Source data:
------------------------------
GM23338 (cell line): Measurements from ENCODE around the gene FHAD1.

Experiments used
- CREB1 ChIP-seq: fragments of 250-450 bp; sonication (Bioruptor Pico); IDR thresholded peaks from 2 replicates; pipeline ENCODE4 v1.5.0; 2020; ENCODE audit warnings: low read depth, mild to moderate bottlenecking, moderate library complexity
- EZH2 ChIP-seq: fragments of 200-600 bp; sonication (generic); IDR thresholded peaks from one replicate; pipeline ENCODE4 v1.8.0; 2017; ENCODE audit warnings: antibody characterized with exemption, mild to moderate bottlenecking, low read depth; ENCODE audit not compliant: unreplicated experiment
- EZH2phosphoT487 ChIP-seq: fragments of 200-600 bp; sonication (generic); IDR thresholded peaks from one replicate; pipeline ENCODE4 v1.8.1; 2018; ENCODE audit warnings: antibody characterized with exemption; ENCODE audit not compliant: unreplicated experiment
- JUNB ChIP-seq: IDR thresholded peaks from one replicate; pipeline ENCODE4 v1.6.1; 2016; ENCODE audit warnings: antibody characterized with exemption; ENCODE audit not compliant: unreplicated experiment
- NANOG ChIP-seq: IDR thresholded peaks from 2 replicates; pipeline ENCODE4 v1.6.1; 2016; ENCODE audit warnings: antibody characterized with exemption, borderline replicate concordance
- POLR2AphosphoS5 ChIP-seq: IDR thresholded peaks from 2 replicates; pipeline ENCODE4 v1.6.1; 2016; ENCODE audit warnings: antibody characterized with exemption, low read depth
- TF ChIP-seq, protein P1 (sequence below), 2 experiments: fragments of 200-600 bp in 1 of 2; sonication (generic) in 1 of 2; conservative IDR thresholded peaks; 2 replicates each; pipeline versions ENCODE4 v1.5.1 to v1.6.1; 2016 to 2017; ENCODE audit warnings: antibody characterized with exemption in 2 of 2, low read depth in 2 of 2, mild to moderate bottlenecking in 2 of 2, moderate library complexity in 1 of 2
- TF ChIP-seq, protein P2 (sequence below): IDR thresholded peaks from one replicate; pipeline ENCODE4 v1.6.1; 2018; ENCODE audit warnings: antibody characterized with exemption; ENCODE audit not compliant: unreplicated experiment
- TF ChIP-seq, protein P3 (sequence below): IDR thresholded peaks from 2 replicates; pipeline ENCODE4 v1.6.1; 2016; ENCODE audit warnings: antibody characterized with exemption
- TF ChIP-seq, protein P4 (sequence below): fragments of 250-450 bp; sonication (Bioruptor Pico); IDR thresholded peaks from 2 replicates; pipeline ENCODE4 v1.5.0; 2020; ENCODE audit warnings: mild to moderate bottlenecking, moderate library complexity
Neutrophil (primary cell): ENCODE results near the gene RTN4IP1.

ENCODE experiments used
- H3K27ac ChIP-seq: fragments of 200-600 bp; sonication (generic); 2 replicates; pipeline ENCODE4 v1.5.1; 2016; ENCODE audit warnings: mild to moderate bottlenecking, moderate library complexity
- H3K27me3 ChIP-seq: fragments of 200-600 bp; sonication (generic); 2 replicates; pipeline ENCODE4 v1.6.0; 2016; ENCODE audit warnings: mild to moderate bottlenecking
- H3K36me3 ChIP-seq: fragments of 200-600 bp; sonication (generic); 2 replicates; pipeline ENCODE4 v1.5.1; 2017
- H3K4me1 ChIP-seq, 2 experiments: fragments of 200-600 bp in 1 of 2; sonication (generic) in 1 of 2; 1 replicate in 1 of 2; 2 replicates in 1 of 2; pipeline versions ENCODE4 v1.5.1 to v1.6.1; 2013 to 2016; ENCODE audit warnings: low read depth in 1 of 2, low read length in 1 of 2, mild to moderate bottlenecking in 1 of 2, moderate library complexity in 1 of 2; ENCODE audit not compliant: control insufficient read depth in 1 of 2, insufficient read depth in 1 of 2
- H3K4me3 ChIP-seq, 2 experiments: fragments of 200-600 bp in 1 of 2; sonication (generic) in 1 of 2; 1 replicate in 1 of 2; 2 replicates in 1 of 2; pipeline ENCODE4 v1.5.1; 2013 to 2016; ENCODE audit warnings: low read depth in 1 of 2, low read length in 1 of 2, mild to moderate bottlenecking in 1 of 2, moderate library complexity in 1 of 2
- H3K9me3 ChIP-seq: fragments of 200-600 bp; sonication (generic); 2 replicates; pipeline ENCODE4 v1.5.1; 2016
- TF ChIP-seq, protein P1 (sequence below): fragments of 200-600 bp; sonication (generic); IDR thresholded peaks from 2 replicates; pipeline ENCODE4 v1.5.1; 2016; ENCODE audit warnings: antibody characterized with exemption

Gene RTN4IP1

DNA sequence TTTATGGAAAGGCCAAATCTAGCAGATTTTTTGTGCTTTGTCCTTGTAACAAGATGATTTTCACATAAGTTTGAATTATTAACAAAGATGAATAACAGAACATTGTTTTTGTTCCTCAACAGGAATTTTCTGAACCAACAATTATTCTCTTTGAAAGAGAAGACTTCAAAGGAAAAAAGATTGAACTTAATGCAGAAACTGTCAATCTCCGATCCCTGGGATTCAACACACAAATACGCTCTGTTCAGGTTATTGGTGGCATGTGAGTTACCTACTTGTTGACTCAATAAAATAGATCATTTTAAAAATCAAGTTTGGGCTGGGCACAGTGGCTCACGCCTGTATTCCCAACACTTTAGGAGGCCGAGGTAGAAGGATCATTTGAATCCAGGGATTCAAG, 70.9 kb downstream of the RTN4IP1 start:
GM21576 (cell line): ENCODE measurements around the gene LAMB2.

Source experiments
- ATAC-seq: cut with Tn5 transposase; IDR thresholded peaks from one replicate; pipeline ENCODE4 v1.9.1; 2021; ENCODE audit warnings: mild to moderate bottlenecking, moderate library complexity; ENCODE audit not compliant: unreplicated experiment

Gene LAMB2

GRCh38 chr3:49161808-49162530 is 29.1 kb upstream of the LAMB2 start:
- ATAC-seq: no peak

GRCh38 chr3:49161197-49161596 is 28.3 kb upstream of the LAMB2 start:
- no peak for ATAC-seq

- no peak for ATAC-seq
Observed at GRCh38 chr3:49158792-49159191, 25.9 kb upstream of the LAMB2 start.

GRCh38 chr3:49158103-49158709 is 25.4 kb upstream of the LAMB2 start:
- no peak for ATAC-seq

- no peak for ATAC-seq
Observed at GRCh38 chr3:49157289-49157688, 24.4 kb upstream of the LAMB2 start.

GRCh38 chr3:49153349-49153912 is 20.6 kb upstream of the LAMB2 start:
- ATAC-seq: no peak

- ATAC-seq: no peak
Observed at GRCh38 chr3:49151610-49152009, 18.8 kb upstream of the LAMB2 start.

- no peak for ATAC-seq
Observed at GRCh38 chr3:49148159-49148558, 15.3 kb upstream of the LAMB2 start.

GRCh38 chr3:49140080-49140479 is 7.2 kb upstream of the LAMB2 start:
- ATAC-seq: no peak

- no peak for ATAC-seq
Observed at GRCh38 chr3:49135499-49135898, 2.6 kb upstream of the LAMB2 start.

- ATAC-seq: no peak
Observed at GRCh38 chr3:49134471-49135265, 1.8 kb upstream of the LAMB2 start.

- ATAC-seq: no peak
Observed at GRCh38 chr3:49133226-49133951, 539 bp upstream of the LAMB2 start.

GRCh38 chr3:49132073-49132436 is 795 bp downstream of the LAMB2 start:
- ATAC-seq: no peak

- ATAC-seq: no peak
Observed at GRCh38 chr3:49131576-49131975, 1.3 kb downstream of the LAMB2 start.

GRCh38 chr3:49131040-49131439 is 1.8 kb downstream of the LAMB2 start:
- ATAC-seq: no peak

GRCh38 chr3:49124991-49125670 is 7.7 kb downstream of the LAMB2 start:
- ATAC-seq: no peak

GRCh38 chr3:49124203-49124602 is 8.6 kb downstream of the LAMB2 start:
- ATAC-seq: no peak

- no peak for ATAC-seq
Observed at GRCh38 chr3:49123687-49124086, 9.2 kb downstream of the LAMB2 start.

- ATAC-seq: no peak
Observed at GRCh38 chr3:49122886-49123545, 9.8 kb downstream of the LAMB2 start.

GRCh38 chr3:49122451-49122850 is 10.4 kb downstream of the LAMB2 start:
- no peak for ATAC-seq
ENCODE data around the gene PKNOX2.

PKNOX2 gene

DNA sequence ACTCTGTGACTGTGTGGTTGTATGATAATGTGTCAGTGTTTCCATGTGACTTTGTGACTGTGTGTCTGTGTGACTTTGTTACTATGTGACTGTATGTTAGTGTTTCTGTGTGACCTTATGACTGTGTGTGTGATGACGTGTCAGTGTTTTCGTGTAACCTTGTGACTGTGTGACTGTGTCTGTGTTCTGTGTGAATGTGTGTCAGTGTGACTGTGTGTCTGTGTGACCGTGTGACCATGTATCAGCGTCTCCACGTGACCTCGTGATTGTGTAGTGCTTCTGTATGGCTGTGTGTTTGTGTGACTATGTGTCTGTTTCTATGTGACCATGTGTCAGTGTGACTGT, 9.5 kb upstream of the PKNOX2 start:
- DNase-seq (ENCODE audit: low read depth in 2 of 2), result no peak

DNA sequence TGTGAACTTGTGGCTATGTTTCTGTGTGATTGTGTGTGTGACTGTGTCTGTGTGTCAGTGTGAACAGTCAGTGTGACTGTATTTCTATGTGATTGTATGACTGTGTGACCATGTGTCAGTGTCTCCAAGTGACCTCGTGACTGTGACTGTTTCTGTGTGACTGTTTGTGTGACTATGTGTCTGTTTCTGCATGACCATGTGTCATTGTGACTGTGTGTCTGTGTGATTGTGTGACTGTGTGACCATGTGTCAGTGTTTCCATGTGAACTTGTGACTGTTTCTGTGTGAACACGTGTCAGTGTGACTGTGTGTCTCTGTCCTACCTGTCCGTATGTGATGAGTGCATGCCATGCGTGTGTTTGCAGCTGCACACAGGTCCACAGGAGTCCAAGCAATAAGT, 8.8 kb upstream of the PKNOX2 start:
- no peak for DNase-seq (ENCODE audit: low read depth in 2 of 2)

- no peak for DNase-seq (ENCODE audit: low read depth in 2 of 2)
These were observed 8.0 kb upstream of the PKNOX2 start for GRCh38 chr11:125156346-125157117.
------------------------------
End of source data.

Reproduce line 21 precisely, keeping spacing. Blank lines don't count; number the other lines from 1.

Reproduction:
- TF ChIP-seq, protein P1 (sequence below): fragments of 200-600 bp; sonication (generic); IDR thresholded peaks from 2 replicates; pipeline ENCODE4 v1.5.1; 2016; ENCODE audit warnings: antibody characterized with exemption